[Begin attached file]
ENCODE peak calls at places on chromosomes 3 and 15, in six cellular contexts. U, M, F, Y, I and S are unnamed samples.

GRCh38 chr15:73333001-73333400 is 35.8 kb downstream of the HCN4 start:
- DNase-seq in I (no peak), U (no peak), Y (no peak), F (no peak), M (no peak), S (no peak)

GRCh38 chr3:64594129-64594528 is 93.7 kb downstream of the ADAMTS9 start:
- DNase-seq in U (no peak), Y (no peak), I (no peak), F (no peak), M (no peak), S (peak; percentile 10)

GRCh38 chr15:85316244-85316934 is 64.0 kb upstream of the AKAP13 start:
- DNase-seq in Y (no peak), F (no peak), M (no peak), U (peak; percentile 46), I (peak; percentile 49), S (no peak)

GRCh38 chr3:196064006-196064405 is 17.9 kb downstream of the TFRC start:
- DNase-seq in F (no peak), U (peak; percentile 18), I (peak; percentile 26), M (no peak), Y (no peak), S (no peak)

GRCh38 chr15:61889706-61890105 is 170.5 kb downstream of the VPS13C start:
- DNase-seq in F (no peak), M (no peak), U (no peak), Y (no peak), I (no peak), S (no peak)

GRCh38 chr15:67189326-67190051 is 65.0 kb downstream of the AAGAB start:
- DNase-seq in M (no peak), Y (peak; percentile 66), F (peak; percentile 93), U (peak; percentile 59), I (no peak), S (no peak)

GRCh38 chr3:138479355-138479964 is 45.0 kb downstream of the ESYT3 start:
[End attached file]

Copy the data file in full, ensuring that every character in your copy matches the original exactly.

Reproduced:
ENCODE peak calls at places on chromosomes 3 and 15, in six cellular contexts. U, M, F, Y, I and S are unnamed samples.

GRCh38 chr15:73333001-73333400 is 35.8 kb downstream of the HCN4 start:
- DNase-seq in I (no peak), U (no peak), Y (no peak), F (no peak), M (no peak), S (no peak)

GRCh38 chr3:64594129-64594528 is 93.7 kb downstream of the ADAMTS9 start:
- DNase-seq in U (no peak), Y (no peak), I (no peak), F (no peak), M (no peak), S (peak; percentile 10)

GRCh38 chr15:85316244-85316934 is 64.0 kb upstream of the AKAP13 start:
- DNase-seq in Y (no peak), F (no peak), M (no peak), U (peak; percentile 46), I (peak; percentile 49), S (no peak)

GRCh38 chr3:196064006-196064405 is 17.9 kb downstream of the TFRC start:
- DNase-seq in F (no peak), U (peak; percentile 18), I (peak; percentile 26), M (no peak), Y (no peak), S (no peak)

GRCh38 chr15:61889706-61890105 is 170.5 kb downstream of the VPS13C start:
- DNase-seq in F (no peak), M (no peak), U (no peak), Y (no peak), I (no peak), S (no peak)

GRCh38 chr15:67189326-67190051 is 65.0 kb downstream of the AAGAB start:
- DNase-seq in M (no peak), Y (peak; percentile 66), F (peak; percentile 93), U (peak; percentile 59), I (no peak), S (no peak)

GRCh38 chr3:138479355-138479964 is 45.0 kb downstream of the ESYT3 start: